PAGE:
On May 29-30 at NATO headquarters in Brussels, Ukrainian Foreign Affairs Minister Anatoly Zlenko handed over a message from President Leonid Kuchma to the alliance. The message officially confirms and elaborates on the Ukrainian executive leadership’s May 23 decision to initiate preparations toward full membership of Ukraine in the alliance, and to draft a strategy toward that goal. NATO Secretary General Lord George Robertson and Zlenko conferred on preparing the two events immediately ahead, at which Ukraine’s draft strategy will be considered and finalized: the July 9 meeting in Kyiv of the NATO-Ukraine Commission at ambassadors’ level, and the November meeting in Prague of that same body at the heads-of-state level, on the sidelines of NATO’s summit.
Meanwhile, on May 28 in Kyiv, Ukrainian National Security and Defense Council (UNSDC) Secretary Yevhen Marchuk discussed this initiative with the visiting president of the U.S. Committee on NATO, Bruce Jackson, and the U.S. ambassador in Kyiv, Carlos Pascual. On the record, Pascual hailed Ukraine’s move as “a landmark statement about the priority of Euroatlantic integration in its policy.”
The UNSDC’s May 23 session Kuchma chaired had approved that decision unanimously. Marchuk is the prime mover behind the decision, and has personally conducted since then an active public relations campaign to educate the Ukrainian public about the implications of this move. In a continuing series of media interviews, Marchuk has buried the self-denying ordinances known as “nonbloc status” and “multivector foreign policy.” Although never written into law, these tenets had severely constrained Ukraine’s leeway until now.
Those constraints had perhaps been unavoidable during the 1990s, given Ukraine’s deep internal east-west, left-right and generational divides, which created insurmountable political obstacles to any clear-cut Western orientation. In some ways, however, “nonbloc status” and “multivector foreign policy” also served as a political smokescreen for the Western-oriented groups in the presidential camp to pursue–with Kuchma’s approval–active cooperation with NATO. More recently, however, “nonbloc status” and “multivector foreign policy” had been turned by some groups at and near the top into rationalizations for cooling off to the West while warming up to Russia. The Kuchmagate scandals in Ukraine pushed the president further into the Kremlin’s arms.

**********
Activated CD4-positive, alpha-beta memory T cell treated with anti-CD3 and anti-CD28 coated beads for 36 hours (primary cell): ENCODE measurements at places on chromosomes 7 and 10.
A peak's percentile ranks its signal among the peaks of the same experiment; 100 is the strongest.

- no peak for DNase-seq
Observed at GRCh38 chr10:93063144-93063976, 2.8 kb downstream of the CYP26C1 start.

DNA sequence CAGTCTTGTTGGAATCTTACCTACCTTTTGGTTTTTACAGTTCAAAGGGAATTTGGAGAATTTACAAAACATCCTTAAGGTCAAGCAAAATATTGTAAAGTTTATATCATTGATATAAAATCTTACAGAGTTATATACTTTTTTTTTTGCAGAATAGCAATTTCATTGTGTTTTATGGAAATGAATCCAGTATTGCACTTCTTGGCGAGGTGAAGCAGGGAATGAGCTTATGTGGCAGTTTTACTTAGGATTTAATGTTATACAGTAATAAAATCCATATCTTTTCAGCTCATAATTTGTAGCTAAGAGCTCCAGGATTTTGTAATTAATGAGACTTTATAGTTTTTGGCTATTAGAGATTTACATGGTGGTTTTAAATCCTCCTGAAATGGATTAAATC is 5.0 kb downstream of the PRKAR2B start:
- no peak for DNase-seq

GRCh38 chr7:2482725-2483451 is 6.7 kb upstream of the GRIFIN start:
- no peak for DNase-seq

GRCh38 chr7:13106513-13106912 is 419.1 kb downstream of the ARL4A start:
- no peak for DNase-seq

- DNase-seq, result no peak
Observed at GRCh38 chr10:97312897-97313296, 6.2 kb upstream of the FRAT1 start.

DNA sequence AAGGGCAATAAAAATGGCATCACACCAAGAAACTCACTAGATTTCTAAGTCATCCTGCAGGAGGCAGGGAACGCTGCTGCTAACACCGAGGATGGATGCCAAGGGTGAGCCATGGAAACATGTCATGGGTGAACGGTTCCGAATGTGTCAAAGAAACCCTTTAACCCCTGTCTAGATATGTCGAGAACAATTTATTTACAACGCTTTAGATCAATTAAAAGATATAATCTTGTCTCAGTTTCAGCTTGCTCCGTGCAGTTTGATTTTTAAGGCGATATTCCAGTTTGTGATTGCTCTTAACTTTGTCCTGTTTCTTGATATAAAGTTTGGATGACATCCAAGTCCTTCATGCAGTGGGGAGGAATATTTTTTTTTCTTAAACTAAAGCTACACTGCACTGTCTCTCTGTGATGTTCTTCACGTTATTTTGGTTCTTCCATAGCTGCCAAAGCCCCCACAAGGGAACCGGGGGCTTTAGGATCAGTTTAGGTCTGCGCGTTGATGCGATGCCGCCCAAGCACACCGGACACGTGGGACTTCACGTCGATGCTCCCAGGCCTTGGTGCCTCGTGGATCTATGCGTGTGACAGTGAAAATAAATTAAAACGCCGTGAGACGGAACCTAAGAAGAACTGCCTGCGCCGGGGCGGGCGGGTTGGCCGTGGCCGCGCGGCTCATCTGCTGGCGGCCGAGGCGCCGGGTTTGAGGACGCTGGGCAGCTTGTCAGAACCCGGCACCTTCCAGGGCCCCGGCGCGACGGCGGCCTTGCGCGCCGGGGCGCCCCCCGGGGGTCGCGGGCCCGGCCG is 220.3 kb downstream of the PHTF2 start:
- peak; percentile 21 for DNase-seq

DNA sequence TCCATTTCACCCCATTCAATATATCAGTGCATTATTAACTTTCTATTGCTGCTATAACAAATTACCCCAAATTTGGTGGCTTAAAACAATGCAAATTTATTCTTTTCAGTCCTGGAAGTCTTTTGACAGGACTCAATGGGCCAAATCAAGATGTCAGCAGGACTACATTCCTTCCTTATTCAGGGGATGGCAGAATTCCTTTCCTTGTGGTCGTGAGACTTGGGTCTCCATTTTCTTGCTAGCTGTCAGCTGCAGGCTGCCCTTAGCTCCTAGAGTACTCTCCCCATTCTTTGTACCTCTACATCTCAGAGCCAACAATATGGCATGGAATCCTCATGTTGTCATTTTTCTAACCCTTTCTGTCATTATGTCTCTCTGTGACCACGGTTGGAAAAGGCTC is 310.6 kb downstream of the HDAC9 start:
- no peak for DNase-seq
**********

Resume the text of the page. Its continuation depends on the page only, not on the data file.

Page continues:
While the Communist and other constituencies on the pro-Russian left underwent natural erosion, a more influential constituency–namely, Ukrainian business interest groups linked with Russia–began pulling Ukraine eastward. Russian President Vladimir Putin staked his policy toward Ukraine on precisely those groups, even lending them his own public relations apparatus in the recent parliamentary elections. The new slogan, “to Europe with Russia,” departed from the evenhandedness implied in the “multivector foreign policy,” not to mention the “European choice” that Kuchma himself proclaimed–and, for a while, actually pursued. “To Europe with Russia” not only tied Ukraine’s future to its eastern neighbor, but also implied ceding Kyiv’s sovereign latitude of choice to Moscow.
Kyiv’s decision to initiate a rapid movement toward NATO would seem to end the drift, restoring a sense of direction and purpose to Ukraine’s policy. Kyiv’s decision coincides in time with the European Union’s move to work out a strategy of direct neighborly relations with Ukraine. These two policy directions ought to prove mutually reinforcing. But the immediate catalyst to Kyiv’s pro-NATO initiative is the recent Russia-NATO rapprochement. Kyiv is concerned lest it ends up isolated, in a situation of semi-dependency on Russia. Moreover, Ukraine seeks something more fundamental than matching Russia’s just-upgraded relationship with NATO. Whereas Russia has no desire or chance in the foreseeable future to become a member of NATO, Ukraine is now openly aiming for full membership in NATO within a definite time frame.
Marchuk and other officials estimate that time frame at seven to ten years. Ukraine is a late starter, compared to the countries–up to seven in the Vilnius Ten group–that may be invited in November to commence the NATO accession procedures. Ukraine will need a preparatory period, now estimated to last up to two years, before embarking on a Membership Action Plan which–in the case of the Baltic and other aspirant countries–took three years, making these countries eligible for consideration by NATO as candidates. But, while the Balts built modern forces from zero, Ukraine faces daunting tasks and costs in reforming its massive, Soviet-type forces. That factor may well lengthen the time-frame of Ukraine’s entry into NATO.
The executive branch will soon seek parliamentary support for its NATO initiative. Ukraine’s new parliament differs from the preceding chambers in that it contains a clear majority that would support the presidency’s pro-NATO course (Unian, Den, Zerkalo Nedeli, One Plus One TV, May 24-30; see the Monitor, May 20, 24; Fortnight in Review, March 15).
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